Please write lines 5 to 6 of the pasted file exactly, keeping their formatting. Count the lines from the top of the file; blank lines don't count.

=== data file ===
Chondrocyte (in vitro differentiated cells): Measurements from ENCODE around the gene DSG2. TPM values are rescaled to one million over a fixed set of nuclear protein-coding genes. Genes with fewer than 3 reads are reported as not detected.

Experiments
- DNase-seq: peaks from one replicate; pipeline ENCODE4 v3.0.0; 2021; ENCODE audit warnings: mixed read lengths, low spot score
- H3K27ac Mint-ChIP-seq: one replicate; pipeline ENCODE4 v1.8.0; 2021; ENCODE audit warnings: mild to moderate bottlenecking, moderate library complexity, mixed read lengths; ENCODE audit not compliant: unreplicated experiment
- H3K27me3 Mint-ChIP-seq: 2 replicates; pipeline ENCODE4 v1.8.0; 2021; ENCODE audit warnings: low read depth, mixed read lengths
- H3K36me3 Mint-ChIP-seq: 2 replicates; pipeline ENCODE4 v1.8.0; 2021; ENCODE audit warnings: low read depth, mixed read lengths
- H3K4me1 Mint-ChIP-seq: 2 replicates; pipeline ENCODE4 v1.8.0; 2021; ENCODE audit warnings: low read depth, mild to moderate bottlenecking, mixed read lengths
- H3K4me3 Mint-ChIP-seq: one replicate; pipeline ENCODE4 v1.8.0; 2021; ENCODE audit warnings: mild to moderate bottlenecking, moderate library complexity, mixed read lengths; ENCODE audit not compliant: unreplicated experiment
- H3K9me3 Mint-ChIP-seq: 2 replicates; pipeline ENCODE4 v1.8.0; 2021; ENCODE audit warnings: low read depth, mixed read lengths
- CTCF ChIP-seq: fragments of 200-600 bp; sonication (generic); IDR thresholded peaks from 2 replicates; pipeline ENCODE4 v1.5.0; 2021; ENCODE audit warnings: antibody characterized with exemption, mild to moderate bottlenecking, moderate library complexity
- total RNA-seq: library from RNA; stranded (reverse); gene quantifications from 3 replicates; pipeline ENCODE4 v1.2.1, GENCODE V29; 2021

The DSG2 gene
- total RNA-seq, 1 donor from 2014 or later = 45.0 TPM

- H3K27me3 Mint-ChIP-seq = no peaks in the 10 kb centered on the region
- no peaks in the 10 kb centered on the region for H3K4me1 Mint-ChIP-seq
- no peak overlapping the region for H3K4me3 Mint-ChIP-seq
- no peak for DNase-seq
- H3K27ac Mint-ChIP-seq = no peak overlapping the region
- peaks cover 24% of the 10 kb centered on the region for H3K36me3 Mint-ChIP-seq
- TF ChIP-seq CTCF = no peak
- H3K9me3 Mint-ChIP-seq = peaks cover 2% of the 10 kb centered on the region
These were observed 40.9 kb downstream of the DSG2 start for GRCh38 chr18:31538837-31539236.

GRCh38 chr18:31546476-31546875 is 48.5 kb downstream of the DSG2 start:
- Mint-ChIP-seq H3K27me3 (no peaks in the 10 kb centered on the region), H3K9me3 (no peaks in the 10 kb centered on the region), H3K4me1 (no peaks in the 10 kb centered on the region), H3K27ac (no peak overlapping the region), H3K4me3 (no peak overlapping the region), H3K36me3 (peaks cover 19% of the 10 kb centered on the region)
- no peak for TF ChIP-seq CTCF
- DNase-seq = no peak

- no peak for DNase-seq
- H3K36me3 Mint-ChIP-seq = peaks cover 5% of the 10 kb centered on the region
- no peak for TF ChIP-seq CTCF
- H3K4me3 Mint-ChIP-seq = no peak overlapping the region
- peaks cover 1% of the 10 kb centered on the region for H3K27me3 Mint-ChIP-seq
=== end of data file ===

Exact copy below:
- H3K27me3 Mint-ChIP-seq: 2 replicates; pipeline ENCODE4 v1.8.0; 2021; ENCODE audit warnings: low read depth, mixed read lengths
- H3K36me3 Mint-ChIP-seq: 2 replicates; pipeline ENCODE4 v1.8.0; 2021; ENCODE audit warnings: low read depth, mixed read lengths